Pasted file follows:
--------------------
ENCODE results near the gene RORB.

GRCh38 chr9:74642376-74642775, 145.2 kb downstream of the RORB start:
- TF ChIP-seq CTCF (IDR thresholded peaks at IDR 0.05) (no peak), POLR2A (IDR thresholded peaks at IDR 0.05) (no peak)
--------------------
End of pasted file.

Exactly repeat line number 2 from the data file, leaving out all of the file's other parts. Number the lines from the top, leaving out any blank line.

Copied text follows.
GRCh38 chr9:74642376-74642775, 145.2 kb downstream of the RORB start: